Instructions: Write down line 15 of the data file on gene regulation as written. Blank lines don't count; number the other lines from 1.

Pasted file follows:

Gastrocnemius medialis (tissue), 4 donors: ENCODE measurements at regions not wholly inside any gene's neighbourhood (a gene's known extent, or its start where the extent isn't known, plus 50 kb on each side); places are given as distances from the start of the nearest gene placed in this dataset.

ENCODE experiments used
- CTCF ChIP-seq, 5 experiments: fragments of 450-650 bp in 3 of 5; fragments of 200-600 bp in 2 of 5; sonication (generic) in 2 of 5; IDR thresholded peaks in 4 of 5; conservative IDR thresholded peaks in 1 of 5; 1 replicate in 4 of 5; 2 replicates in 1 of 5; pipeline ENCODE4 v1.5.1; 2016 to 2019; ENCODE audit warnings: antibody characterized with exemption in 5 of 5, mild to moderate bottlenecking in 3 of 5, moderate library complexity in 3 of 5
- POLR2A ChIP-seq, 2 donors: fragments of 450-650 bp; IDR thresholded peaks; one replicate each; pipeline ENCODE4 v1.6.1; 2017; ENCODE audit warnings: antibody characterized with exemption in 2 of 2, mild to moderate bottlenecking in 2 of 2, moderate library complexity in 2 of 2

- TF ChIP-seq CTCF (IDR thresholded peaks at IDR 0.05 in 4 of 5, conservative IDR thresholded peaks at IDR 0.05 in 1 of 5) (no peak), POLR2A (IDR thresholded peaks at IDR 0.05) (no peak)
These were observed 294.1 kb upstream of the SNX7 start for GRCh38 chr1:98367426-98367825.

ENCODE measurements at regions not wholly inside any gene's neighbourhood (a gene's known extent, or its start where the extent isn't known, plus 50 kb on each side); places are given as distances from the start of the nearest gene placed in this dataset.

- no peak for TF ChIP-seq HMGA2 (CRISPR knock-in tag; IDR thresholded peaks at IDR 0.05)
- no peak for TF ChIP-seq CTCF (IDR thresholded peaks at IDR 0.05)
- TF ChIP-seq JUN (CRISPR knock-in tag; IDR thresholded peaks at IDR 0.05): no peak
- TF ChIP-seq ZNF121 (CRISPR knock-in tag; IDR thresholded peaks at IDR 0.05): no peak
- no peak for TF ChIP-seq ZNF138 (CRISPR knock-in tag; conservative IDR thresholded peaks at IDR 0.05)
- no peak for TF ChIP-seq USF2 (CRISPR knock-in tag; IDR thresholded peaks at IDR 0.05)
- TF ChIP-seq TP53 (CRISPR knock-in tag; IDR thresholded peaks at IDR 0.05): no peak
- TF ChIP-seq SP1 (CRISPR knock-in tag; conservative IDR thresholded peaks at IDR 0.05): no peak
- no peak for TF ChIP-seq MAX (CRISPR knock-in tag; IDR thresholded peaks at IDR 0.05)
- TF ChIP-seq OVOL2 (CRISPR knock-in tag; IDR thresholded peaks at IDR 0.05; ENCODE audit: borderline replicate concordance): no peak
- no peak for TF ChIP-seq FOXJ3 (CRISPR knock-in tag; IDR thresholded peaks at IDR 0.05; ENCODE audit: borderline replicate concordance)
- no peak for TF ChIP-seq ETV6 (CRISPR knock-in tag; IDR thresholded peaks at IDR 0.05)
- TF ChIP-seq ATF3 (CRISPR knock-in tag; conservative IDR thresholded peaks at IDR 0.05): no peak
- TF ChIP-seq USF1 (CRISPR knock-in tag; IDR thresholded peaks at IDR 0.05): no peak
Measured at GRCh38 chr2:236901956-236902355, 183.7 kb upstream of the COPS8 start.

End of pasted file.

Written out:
- TF ChIP-seq SP1 (CRISPR knock-in tag; conservative IDR thresholded peaks at IDR 0.05): no peak